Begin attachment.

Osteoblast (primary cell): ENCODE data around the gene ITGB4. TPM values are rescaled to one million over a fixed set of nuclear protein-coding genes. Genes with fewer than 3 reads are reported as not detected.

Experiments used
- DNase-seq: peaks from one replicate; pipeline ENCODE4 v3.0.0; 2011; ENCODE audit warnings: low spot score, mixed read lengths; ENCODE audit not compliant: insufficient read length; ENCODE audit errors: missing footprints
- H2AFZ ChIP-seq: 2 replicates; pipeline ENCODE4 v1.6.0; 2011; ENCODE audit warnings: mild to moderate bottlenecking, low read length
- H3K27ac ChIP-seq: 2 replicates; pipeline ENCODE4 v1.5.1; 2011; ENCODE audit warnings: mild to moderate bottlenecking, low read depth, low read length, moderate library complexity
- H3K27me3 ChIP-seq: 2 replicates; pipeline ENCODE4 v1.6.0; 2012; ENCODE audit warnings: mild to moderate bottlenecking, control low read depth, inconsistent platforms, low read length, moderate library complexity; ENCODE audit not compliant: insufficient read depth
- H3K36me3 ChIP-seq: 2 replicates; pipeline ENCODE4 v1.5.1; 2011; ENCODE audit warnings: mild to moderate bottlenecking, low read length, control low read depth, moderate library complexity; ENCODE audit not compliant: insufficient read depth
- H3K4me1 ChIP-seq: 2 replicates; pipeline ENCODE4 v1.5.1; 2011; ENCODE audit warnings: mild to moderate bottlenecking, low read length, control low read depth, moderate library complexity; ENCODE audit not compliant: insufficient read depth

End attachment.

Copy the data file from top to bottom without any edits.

Osteoblast (primary cell): ENCODE data around the gene ITGB4. TPM values are rescaled to one million over a fixed set of nuclear protein-coding genes. Genes with fewer than 3 reads are reported as not detected.

Experiments used
- DNase-seq: peaks from one replicate; pipeline ENCODE4 v3.0.0; 2011; ENCODE audit warnings: low spot score, mixed read lengths; ENCODE audit not compliant: insufficient read length; ENCODE audit errors: missing footprints
- H2AFZ ChIP-seq: 2 replicates; pipeline ENCODE4 v1.6.0; 2011; ENCODE audit warnings: mild to moderate bottlenecking, low read length
- H3K27ac ChIP-seq: 2 replicates; pipeline ENCODE4 v1.5.1; 2011; ENCODE audit warnings: mild to moderate bottlenecking, low read depth, low read length, moderate library complexity
- H3K27me3 ChIP-seq: 2 replicates; pipeline ENCODE4 v1.6.0; 2012; ENCODE audit warnings: mild to moderate bottlenecking, control low read depth, inconsistent platforms, low read length, moderate library complexity; ENCODE audit not compliant: insufficient read depth
- H3K36me3 ChIP-seq: 2 replicates; pipeline ENCODE4 v1.5.1; 2011; ENCODE audit warnings: mild to moderate bottlenecking, low read length, control low read depth, moderate library complexity; ENCODE audit not compliant: insufficient read depth
- H3K4me1 ChIP-seq: 2 replicates; pipeline ENCODE4 v1.5.1; 2011; ENCODE audit warnings: mild to moderate bottlenecking, low read length, control low read depth, moderate library complexity; ENCODE audit not compliant: insufficient read depth